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The question of what the Biblical basis is in favor of Irresistible Grace has been asked here. However, the question regarding the Biblical argument against it does not seem to have been addressed yet. So, that's the question.

What is the Biblical basis or argument against the Calvinist doctrine of Irresistible Grace--that is, the doctrine that God's grace to the elect prior to their conversion is irresistible. The elect person can't help but be drawn into salvation and a relationship with God.

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The short answer would be that "irresistable grace" is not taught explicitly anywhere in Scripture. It (like all theology) is an attempt to "fill in the blanks" or "connect the dots" where Scripture is not explicit. The passages that are used to support "i.g." are used as illustrations or evidence of the doctrine; they do not explicitly teach the doctrine. The passages can easily be interpreted in other ways, and are also used as illustrations and evidence of opposing views by those who deny "i.g." is a Biblically sound theology. –  Jas 3.1 Dec 5 '12 at 20:43

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The argument against irresistable grace is centered in the Biblical teachings that, on the one hand, God desires everyone to be saved and has made his grace available to all people.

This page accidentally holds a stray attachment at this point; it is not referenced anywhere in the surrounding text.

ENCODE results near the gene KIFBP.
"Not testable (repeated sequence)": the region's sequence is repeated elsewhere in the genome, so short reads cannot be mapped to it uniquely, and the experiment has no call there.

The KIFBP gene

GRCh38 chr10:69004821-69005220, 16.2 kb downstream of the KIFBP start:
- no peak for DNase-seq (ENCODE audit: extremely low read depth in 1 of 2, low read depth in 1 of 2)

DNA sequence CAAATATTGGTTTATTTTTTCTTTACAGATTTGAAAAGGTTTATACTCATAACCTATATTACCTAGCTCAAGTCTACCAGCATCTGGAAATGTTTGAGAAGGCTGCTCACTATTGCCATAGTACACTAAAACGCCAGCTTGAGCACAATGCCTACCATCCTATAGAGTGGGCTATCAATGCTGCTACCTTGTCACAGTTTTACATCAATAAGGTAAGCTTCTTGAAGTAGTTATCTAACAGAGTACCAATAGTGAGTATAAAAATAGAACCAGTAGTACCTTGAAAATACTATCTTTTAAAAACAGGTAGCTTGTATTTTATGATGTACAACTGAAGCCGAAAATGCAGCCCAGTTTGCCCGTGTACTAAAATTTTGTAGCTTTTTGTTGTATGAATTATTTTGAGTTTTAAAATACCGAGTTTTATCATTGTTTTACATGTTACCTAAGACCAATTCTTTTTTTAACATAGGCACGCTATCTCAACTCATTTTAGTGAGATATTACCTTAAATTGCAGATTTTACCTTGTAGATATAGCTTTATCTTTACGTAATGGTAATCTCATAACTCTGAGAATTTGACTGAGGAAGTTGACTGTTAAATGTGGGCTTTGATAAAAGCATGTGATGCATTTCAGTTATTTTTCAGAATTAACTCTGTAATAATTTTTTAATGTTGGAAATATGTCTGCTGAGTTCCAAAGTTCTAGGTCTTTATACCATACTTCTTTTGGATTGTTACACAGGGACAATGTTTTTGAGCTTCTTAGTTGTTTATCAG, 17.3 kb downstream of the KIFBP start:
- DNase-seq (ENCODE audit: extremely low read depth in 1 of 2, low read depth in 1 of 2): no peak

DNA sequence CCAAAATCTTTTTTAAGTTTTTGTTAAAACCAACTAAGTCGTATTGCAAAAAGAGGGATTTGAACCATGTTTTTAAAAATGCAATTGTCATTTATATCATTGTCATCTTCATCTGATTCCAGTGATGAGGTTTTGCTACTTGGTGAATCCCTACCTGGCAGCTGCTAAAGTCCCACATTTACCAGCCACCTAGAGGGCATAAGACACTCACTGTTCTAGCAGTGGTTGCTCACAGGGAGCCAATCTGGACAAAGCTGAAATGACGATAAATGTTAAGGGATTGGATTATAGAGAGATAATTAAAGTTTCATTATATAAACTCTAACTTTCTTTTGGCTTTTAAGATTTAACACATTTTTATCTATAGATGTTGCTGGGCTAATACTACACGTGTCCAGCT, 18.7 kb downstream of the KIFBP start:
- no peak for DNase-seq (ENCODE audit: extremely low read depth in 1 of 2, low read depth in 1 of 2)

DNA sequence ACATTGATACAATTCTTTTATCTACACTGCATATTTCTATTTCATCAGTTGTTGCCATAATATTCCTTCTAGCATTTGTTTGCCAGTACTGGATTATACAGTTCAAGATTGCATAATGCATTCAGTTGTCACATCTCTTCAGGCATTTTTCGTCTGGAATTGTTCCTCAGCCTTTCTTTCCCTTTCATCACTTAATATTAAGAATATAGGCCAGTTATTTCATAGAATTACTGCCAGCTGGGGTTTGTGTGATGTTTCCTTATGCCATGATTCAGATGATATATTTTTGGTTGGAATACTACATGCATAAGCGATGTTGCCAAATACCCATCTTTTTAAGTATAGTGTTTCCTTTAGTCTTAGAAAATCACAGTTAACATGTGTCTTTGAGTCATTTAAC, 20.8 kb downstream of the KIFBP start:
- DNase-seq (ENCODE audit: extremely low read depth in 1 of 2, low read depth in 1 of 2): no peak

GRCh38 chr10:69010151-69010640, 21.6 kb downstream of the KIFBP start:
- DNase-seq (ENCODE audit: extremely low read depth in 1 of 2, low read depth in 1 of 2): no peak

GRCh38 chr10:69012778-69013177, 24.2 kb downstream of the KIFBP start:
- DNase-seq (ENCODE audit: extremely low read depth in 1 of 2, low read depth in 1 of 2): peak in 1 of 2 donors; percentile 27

1 Timothy 2:3-4

This is right and is acceptable in the sight of God our Savior, who desires everyone to be saved and to come to the knowledge of the truth.

2 Peter 3:9

The Lord is not slow about his promise, as some think of slowness, but is patient with you, not wanting any to perish, but all to come to repentance.

Titus 2:11

For the grace of God has appeared, bringing salvation to all.

On the other hand, we are asked to make a choice and salvation is said to be contingent on our response.

Joshua 24:15

Now if you are unwilling to serve the Lord, choose this day whom you will serve, whether the gods your ancestors served in the region beyond the River or the gods of the Amorites in whose land you are living; but as for me and my household, we will serve the Lord.

Ezekiel 18:21-22

But if the wicked turn away from all their sins that they have committed and keep all my statutes and do what is lawful and right, they shall surely live; they shall not die. None of the transgressions that they have committed shall be remembered against them; for the righteousness that they have done they shall live.

John 1:12

But to all who received him, who believed in his name, he gave power to become children of God.

Romans 10:9

[I}f you confess with your lips that Jesus is Lord and believe in your heart that God raised him from the dead, you will be saved.

The flip side of this coin is that if we don't respond or don't follow through, we won't be saved.

Matthew 7:21

Not everyone who says to me, "Lord, Lord,' will enter the kingdom of heaven, but only the one who does the will of my Father in heaven.